SCREENING is understood to be underway at St Flannan’s College in Ennis, after a case of tuberculosis (TB) was identified at the school. While the HSE would not comment on individual cases, it stated that in incidences where there is a diagnosis of TB, an investigation is carried out to find out if there are any other cases.
“The Department of Public Health does not comment on the management or investigation of individual cases of tuberculosis. All cases are managed and investigated as per national guidance. Although tuberculosis is contagious (ie, can spread from one person to another), it’s not easy to catch,” a HSE spokesperson stated.
TB usually affects the lungs but can affect other parts of the body and is usually spread in the air. According to the HSE, if a person is diagnosed with TB, the person is offered treatment as soon as possible.
When a case of TB is notified to the Department of Public Health, a doctor investigates to find out if there are other cases of TB or latent TB infection (LTBI) among the contacts of the person. LBTI means a patient is infected with the tuberculosis bug but does not have active tuberculosis. If a person is diagnosed with LTBI, he/she may be offered preventive medication that can reduce their risk of becoming ill with TB.
The health authority further explained, “People who have been in close contact with someone who has TB may need to be checked for TB. This is called contact tracing and is organised by the Department of Public Health. The aim of contact tracing is to stop the spread of TB and to reduce illness among those who have been in contact with TB patients. Each situation is different and will be assessed by the Department of Public Health.”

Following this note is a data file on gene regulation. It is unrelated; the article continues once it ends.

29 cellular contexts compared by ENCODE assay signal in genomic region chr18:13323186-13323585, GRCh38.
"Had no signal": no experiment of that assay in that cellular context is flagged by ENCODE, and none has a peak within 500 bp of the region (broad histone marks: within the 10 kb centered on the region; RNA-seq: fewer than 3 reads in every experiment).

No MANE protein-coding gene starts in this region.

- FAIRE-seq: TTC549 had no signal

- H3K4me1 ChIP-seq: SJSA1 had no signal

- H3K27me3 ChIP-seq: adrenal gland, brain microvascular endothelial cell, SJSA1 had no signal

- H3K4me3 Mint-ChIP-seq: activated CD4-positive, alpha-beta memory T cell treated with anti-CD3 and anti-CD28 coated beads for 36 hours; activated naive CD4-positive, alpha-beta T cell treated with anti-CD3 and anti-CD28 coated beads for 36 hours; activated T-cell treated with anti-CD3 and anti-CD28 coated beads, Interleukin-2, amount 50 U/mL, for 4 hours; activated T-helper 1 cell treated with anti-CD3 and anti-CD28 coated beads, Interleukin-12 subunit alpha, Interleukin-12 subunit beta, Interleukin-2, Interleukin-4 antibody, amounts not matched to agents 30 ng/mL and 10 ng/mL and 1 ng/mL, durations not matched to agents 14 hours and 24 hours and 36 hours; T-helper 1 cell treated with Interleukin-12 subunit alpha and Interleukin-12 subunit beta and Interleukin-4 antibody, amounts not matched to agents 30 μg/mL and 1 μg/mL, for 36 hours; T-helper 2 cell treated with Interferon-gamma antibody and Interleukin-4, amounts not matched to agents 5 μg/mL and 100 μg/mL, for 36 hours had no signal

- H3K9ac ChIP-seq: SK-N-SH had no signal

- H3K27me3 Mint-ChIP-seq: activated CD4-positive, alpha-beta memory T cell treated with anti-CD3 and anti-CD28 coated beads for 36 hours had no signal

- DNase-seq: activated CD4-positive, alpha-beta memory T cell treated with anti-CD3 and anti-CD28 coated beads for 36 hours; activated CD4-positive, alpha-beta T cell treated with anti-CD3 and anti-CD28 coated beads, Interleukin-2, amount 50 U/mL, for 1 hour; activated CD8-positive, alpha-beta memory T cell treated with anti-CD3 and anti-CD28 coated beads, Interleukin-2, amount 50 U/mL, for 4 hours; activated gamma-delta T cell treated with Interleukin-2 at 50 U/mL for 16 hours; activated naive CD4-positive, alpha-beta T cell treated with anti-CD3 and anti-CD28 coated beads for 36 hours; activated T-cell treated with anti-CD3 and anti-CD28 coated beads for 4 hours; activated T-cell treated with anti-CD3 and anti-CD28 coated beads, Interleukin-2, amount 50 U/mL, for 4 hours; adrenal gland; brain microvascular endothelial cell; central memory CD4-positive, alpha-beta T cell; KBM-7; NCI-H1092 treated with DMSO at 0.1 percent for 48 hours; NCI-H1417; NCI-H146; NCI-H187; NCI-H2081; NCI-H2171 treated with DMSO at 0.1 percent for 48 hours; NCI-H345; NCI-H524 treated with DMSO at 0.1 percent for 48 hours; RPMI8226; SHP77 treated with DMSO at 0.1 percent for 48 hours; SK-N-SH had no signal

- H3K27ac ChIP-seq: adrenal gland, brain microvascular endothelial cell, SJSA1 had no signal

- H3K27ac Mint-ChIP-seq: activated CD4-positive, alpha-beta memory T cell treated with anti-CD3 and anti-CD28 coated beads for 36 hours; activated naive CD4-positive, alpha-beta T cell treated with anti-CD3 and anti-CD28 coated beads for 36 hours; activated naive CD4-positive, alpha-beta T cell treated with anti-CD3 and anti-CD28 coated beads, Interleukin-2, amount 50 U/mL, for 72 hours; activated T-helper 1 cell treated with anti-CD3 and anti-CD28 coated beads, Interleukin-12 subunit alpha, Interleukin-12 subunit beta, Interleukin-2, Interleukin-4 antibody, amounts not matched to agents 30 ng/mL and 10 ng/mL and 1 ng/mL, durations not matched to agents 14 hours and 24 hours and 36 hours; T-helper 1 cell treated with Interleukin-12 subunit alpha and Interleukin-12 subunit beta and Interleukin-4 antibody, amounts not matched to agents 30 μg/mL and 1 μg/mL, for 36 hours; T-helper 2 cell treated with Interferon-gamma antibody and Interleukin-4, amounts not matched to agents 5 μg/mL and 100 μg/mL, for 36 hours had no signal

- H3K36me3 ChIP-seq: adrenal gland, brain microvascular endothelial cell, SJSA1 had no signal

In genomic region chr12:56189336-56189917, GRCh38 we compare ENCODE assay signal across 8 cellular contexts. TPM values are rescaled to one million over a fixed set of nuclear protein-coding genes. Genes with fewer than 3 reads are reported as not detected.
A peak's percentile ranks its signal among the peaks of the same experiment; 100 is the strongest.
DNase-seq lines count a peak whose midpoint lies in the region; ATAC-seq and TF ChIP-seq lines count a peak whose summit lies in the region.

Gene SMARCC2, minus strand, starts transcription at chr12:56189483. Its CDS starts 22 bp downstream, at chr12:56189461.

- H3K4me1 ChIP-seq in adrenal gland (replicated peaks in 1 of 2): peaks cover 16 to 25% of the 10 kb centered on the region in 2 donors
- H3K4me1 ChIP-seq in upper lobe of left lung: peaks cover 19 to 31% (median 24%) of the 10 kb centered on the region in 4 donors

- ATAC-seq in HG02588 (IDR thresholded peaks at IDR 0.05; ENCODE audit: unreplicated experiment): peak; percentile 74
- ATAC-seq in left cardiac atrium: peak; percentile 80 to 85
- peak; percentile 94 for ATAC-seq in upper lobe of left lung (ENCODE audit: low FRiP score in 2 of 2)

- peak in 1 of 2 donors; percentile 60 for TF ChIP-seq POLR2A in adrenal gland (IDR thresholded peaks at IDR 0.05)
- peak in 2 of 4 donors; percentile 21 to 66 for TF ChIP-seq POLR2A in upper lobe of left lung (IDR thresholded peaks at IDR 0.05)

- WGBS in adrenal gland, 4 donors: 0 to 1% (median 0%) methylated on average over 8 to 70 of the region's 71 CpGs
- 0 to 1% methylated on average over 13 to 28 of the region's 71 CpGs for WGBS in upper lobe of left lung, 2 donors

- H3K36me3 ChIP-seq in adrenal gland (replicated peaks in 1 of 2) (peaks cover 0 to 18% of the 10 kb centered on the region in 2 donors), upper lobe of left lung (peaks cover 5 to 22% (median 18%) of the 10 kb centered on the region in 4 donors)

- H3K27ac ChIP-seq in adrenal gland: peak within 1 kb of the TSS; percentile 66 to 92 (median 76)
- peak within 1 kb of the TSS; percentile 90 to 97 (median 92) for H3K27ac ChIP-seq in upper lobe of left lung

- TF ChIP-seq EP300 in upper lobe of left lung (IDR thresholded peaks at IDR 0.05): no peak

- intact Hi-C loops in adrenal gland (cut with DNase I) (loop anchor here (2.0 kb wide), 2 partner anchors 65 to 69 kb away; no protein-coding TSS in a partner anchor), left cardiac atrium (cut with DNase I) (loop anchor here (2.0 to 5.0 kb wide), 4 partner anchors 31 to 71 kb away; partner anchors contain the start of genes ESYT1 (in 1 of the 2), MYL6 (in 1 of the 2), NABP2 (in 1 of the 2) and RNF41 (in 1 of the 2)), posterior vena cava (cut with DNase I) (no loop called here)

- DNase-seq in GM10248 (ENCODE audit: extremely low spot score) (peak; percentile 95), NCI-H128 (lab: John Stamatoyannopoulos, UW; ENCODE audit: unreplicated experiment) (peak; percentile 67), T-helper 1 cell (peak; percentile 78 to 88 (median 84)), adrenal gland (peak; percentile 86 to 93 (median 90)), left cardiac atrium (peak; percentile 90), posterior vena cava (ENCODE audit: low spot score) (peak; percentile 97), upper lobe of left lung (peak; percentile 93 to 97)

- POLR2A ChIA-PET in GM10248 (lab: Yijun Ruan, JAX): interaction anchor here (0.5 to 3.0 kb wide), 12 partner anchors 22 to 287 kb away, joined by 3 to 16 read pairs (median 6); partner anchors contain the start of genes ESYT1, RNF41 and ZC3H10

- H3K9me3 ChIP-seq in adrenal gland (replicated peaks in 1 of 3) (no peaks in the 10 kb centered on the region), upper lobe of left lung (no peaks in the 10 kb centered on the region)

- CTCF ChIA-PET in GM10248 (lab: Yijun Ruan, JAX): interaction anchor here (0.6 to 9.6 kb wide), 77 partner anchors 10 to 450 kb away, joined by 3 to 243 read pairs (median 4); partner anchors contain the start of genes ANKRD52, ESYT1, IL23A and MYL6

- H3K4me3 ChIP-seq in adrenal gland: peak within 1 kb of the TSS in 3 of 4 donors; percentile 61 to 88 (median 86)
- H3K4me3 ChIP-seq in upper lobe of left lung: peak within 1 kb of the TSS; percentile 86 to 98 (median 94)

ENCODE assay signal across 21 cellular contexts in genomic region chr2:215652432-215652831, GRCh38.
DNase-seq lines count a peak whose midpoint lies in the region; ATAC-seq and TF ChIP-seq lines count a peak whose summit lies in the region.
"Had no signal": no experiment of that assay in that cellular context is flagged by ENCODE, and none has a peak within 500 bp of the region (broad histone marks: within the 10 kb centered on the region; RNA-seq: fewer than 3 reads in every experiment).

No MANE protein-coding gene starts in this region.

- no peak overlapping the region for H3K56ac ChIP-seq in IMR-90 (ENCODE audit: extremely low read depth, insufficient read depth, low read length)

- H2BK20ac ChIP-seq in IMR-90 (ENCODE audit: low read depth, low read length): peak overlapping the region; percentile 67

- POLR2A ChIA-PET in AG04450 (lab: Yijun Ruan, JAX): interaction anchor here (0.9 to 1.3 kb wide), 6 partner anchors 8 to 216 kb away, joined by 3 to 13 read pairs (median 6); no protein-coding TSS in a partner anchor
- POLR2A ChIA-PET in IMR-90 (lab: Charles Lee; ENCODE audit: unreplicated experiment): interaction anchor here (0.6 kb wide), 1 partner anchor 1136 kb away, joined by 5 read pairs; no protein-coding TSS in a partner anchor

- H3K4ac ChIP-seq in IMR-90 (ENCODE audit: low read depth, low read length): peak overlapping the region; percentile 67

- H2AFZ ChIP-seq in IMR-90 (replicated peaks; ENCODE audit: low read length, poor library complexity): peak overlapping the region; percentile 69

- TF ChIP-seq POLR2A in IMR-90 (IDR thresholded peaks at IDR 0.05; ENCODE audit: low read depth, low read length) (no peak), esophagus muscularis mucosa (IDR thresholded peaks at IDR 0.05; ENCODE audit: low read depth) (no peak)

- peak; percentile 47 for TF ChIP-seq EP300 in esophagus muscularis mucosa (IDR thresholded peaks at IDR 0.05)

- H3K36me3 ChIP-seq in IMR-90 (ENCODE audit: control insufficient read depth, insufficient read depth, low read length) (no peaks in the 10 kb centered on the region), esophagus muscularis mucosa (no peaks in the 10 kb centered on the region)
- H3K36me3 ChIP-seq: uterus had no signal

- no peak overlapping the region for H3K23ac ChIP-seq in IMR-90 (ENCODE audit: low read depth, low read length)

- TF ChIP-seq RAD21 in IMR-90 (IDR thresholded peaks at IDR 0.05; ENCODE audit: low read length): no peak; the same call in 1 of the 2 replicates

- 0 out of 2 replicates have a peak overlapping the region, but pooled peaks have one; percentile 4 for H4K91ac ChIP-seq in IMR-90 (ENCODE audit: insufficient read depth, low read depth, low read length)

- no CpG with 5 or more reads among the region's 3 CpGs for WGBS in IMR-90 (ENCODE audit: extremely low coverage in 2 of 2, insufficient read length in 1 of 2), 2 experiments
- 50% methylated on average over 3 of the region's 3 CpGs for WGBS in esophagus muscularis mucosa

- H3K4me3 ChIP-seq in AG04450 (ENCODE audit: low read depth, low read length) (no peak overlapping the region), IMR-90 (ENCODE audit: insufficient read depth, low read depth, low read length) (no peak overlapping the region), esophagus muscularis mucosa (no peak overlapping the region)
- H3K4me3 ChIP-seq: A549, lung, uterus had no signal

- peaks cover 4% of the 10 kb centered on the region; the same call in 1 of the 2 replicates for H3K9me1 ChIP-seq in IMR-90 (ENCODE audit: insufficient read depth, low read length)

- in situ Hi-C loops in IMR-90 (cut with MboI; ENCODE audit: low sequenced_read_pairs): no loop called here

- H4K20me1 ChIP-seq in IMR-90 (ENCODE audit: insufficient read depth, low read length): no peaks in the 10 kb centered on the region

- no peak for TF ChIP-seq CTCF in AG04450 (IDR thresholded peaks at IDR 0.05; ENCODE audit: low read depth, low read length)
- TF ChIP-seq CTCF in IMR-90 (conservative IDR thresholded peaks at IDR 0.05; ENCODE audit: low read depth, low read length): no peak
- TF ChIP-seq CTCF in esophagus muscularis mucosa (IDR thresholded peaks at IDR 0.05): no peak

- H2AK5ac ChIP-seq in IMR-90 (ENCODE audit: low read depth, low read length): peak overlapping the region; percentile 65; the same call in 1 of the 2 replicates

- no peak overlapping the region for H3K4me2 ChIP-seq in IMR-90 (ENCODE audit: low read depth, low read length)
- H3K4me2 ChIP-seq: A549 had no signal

Contacts with the greatest exposure, such as those living in the same house, are screened first, with other contacts, including those in school, screened afterwards if necessary.
The first test is usually a skin test involving a small injection into the arm, with the results read in two to three days. The doctor decides what other tests are needed based on this result.
According to Dr Rose Fitzgerald, specialist in public health, there has been a decline in overall TB rates in the Mid-West over the last five decades.
Speaking at a Primary, Community and Continuing Care meeting earlier this year, she outlined, “We have been having about 15 or 16 cases of TB annually; we had more last year and less this year. TB takes a long time to develop, so you can get variations from year to year. We are seeing drug-resistance for treating TB, which is a real problem. Sometimes people will get TB that is resistant to one drug, which can be easily enough managed.
“Sometimes you can get TB that is resistant to a number of drugs and you can get one that is extremely drug-resistant, which is very difficult to treat,” she added.
“The incidence of tuberculosis has been declining for the last 50 years. People thought it was gone completely, so now people are concerned when they hear about TB cases,” she explained. “In Ireland, there are in the region of 300 TB cases every year.”
By Jessica Quinn